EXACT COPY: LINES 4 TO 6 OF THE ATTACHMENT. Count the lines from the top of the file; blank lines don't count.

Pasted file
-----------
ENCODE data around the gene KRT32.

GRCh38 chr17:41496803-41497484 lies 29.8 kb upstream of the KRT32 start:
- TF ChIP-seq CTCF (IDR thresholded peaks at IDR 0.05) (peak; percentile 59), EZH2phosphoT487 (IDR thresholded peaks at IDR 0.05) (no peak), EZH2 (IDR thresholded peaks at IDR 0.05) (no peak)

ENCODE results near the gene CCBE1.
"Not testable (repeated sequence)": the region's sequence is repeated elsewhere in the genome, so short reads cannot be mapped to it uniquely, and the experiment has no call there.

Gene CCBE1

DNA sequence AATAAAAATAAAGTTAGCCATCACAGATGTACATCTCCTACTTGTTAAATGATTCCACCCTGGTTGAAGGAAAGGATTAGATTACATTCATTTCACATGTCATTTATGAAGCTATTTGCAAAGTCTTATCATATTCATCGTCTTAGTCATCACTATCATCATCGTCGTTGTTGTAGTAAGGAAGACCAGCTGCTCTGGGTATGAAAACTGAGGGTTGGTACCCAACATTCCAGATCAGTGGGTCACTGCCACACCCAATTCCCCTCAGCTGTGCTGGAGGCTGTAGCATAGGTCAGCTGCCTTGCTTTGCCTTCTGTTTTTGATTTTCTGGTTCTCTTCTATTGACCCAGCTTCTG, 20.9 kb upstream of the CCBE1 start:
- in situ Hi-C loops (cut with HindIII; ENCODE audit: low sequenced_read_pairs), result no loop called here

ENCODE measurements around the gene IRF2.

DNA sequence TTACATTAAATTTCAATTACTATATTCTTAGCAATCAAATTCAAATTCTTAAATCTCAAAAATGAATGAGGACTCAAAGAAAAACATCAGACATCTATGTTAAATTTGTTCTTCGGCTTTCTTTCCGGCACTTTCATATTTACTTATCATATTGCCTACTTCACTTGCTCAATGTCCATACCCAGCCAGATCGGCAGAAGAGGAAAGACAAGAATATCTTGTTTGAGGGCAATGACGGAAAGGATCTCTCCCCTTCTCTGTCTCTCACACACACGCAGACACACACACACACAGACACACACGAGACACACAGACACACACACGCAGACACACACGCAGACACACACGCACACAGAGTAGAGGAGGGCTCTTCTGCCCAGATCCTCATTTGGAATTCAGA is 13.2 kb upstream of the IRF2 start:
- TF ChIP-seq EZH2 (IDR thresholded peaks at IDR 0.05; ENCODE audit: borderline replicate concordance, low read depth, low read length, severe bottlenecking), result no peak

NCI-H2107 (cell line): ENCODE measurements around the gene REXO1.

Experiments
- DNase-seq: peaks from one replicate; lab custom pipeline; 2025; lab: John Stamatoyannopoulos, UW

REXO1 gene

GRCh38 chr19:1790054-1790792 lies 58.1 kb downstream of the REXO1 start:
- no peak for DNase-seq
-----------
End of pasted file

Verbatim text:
ENCODE results near the gene CCBE1.
"Not testable (repeated sequence)": the region's sequence is repeated elsewhere in the genome, so short reads cannot be mapped to it uniquely, and the experiment has no call there.

Gene CCBE1